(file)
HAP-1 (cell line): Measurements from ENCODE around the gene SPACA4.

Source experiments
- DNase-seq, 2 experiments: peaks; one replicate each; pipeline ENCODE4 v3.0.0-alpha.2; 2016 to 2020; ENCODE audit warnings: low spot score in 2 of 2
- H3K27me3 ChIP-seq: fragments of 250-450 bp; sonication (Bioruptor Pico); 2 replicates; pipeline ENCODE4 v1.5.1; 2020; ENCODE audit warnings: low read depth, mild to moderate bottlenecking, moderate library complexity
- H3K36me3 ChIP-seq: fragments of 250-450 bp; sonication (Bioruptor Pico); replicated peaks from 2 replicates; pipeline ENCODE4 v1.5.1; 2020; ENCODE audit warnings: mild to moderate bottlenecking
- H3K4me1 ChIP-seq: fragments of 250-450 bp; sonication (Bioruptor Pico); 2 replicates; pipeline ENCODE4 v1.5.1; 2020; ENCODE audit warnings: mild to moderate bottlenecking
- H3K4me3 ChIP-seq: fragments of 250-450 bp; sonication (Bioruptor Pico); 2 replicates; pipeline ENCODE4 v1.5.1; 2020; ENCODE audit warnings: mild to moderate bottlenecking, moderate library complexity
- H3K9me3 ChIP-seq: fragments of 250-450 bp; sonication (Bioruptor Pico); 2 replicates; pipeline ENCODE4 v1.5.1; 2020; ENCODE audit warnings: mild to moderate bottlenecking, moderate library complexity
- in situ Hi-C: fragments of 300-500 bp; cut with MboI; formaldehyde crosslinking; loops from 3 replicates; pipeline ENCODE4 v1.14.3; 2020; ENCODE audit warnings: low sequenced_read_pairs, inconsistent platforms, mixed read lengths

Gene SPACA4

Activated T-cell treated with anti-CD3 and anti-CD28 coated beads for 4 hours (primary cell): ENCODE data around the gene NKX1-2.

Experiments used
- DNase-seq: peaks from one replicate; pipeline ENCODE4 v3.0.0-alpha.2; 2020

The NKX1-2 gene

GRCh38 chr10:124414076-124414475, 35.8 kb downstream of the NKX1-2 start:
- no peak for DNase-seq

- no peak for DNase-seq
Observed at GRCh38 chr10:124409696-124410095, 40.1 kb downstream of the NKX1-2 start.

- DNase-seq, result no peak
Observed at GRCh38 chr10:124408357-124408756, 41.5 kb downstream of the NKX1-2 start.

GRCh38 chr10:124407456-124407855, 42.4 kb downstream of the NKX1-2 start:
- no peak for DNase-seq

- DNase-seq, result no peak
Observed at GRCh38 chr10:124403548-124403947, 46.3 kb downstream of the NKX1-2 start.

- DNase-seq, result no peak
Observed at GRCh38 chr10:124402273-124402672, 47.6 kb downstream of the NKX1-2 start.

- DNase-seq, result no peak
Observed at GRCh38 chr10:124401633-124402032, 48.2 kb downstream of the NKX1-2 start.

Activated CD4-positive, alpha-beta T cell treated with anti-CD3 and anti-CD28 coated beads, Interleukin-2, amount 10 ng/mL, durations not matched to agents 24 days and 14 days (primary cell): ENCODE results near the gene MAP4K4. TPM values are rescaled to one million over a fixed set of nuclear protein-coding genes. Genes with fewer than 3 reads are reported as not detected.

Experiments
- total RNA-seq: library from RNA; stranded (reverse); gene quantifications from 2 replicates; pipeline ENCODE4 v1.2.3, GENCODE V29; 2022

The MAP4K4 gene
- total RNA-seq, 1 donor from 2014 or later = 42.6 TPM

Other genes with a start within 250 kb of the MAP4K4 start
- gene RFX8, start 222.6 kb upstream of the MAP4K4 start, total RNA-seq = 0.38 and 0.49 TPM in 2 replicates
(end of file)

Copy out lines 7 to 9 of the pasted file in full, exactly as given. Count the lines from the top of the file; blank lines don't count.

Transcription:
- H3K4me3 ChIP-seq: fragments of 250-450 bp; sonication (Bioruptor Pico); 2 replicates; pipeline ENCODE4 v1.5.1; 2020; ENCODE audit warnings: mild to moderate bottlenecking, moderate library complexity
- H3K9me3 ChIP-seq: fragments of 250-450 bp; sonication (Bioruptor Pico); 2 replicates; pipeline ENCODE4 v1.5.1; 2020; ENCODE audit warnings: mild to moderate bottlenecking, moderate library complexity
- in situ Hi-C: fragments of 300-500 bp; cut with MboI; formaldehyde crosslinking; loops from 3 replicates; pipeline ENCODE4 v1.14.3; 2020; ENCODE audit warnings: low sequenced_read_pairs, inconsistent platforms, mixed read lengths